Friday, August 6, 2010

Another $600 million wasted on Border Patrol

I didn't realize that my Wednesday post, Increased Border Security Doesn’t Stop Immigration, would end up being so timely.  Last night, the Senate voted to spend another $600 million on immigration enforcement.  From the AFP.

The US Senate has voted to beef up US-Mexico border security with another 1,500 agents and more unmanned aerial vehicles that scan the frontier for undocumented immigrants or drug runners.
The legislation's 600-million-dollar price tag would be paid for by raising fees on what the measure's backers called a handful of foreign firms that exploit US visa programs to improperly import workers to the United States.
The measure includes money for 1,000 new US Border Patrol agents to form a "strike force" for quick deployment, 250 new Immigration and Customs Enforcement agents as well as 250 new Customs and Border Protection officers at ports of entry, and to boost communications among law-enforcement officials.

What's galling about this is that all this money being spent is essentially being thrown away.   As I showed in my last post, in the past, no matter how much we spend on past enforcement techniques, the number of illegal immigrants never went down.  Maybe this money wouldn't be a waste if they were going to try something new, but there is no new program here.  I seriously doubt that the impact of this will be anything but a small blip - if that.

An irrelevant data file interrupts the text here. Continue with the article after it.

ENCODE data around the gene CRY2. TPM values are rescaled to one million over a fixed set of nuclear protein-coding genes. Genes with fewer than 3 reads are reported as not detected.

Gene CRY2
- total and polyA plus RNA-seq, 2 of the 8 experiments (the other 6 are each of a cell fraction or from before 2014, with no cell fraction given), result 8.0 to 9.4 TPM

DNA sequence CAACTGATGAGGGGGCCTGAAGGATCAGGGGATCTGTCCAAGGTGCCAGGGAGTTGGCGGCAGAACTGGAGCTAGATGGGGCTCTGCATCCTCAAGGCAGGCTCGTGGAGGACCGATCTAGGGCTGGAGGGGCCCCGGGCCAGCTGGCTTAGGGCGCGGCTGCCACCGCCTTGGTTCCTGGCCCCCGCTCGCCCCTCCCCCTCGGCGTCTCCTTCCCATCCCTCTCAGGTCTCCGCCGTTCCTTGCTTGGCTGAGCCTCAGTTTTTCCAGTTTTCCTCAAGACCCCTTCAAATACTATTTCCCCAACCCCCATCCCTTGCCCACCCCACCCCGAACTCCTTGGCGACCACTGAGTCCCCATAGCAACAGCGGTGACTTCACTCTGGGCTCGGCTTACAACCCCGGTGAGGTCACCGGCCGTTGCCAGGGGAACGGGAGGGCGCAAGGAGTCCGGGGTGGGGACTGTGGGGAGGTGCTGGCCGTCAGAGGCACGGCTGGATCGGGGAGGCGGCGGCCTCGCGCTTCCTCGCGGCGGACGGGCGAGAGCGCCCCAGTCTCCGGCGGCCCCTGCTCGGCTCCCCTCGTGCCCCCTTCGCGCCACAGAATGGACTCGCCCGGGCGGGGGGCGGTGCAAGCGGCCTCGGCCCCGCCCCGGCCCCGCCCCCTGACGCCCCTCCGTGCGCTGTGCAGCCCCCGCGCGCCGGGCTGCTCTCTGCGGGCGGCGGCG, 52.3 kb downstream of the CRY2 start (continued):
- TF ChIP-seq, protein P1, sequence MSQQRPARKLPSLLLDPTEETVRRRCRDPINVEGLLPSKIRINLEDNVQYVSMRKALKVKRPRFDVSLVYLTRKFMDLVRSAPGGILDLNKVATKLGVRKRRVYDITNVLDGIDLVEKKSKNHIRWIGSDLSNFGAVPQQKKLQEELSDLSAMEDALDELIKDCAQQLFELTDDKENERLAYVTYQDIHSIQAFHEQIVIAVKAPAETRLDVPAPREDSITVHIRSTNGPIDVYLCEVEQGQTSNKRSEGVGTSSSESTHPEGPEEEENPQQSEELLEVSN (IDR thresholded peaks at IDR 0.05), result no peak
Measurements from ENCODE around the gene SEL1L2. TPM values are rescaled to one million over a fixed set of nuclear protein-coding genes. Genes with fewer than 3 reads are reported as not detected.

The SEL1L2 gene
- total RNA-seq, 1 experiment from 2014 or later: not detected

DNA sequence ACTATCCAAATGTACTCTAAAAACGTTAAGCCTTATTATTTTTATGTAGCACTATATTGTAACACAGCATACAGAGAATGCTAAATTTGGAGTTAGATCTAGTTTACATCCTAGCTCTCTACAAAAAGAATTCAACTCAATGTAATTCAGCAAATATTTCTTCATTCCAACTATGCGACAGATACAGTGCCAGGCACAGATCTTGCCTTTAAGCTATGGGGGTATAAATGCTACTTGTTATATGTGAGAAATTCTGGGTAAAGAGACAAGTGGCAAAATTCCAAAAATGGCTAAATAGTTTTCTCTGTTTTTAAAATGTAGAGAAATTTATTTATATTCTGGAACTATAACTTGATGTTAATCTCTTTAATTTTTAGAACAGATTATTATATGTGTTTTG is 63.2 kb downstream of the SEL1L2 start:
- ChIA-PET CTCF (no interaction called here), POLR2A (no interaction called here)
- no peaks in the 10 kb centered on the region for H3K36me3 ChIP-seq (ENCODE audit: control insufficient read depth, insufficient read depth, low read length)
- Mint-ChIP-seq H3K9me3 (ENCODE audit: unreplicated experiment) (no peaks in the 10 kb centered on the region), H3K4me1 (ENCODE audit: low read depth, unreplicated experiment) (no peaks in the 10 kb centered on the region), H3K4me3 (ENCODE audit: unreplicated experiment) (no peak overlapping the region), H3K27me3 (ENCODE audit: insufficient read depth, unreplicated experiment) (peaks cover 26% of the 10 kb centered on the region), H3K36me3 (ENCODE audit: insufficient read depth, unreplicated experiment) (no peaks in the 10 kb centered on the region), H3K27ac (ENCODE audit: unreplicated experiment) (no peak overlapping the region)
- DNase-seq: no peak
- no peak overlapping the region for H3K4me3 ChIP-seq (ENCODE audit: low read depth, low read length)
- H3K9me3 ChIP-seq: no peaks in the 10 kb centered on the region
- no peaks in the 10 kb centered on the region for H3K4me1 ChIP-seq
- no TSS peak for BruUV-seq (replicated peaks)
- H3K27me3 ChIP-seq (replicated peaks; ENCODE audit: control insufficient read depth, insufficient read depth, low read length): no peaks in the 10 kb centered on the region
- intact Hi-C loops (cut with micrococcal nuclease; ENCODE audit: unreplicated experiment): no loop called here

immigration_enforcement_vs_undocumented_workers
(Click chart for larger image. Click here for the numbers)

Another point that suggests this is a waste is where the money is going.  45% of immigrants who aren't here legally are from expired visas.  However, of the 1500 new enforcement agents that are being hired, 67% of them are going to patrol the border, 17% are going to other ports of entry, and only 17% will be in Immigration and Customs Enforcement - not all of which are guaranteed to be immigration enforcers.

This bill will likely become law.  The bill passed on a voice vote so we know that it's a pretty popular bill in the senate.  Now that it's passed its going to go to the house of representatives.  Considering a very similar bill (costing $701 million) had already passed the house of representatives (239-182), that this Senate bill will easily pass.  The only problem is that the house is currently adjourned for the august recess.  However, it will be called back into session to pass another bill that the Senate has sent them.  Perhaps they will pass this bill while they're at it.
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